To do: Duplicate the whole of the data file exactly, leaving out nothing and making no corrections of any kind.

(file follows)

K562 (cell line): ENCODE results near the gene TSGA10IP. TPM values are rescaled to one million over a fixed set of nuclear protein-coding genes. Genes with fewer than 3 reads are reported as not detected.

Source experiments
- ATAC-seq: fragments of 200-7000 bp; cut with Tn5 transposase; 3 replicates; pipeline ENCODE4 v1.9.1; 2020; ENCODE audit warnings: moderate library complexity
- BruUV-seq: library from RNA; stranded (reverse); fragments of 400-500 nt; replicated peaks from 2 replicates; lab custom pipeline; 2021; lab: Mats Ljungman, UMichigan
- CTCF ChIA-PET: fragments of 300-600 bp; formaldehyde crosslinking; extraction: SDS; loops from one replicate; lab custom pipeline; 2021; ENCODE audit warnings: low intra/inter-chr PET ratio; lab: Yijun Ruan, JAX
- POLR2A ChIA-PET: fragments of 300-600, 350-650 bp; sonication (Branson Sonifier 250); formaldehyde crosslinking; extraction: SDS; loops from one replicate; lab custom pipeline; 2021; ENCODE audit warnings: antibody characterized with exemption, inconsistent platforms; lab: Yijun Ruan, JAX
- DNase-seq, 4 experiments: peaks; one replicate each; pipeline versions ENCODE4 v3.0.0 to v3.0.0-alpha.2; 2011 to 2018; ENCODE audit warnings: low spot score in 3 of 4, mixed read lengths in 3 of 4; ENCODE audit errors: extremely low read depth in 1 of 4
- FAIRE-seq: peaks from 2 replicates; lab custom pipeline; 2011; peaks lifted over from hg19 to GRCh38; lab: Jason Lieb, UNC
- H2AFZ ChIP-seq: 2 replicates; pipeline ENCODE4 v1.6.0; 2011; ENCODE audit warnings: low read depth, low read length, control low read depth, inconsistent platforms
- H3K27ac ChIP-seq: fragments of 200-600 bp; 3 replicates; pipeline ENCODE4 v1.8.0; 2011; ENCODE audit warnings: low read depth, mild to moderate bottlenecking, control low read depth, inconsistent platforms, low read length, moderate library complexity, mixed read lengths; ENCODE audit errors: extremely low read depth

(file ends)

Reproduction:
K562 (cell line): ENCODE results near the gene TSGA10IP. TPM values are rescaled to one million over a fixed set of nuclear protein-coding genes. Genes with fewer than 3 reads are reported as not detected.

Source experiments
- ATAC-seq: fragments of 200-7000 bp; cut with Tn5 transposase; 3 replicates; pipeline ENCODE4 v1.9.1; 2020; ENCODE audit warnings: moderate library complexity
- BruUV-seq: library from RNA; stranded (reverse); fragments of 400-500 nt; replicated peaks from 2 replicates; lab custom pipeline; 2021; lab: Mats Ljungman, UMichigan
- CTCF ChIA-PET: fragments of 300-600 bp; formaldehyde crosslinking; extraction: SDS; loops from one replicate; lab custom pipeline; 2021; ENCODE audit warnings: low intra/inter-chr PET ratio; lab: Yijun Ruan, JAX
- POLR2A ChIA-PET: fragments of 300-600, 350-650 bp; sonication (Branson Sonifier 250); formaldehyde crosslinking; extraction: SDS; loops from one replicate; lab custom pipeline; 2021; ENCODE audit warnings: antibody characterized with exemption, inconsistent platforms; lab: Yijun Ruan, JAX
- DNase-seq, 4 experiments: peaks; one replicate each; pipeline versions ENCODE4 v3.0.0 to v3.0.0-alpha.2; 2011 to 2018; ENCODE audit warnings: low spot score in 3 of 4, mixed read lengths in 3 of 4; ENCODE audit errors: extremely low read depth in 1 of 4
- FAIRE-seq: peaks from 2 replicates; lab custom pipeline; 2011; peaks lifted over from hg19 to GRCh38; lab: Jason Lieb, UNC
- H2AFZ ChIP-seq: 2 replicates; pipeline ENCODE4 v1.6.0; 2011; ENCODE audit warnings: low read depth, low read length, control low read depth, inconsistent platforms
- H3K27ac ChIP-seq: fragments of 200-600 bp; 3 replicates; pipeline ENCODE4 v1.8.0; 2011; ENCODE audit warnings: low read depth, mild to moderate bottlenecking, control low read depth, inconsistent platforms, low read length, moderate library complexity, mixed read lengths; ENCODE audit errors: extremely low read depth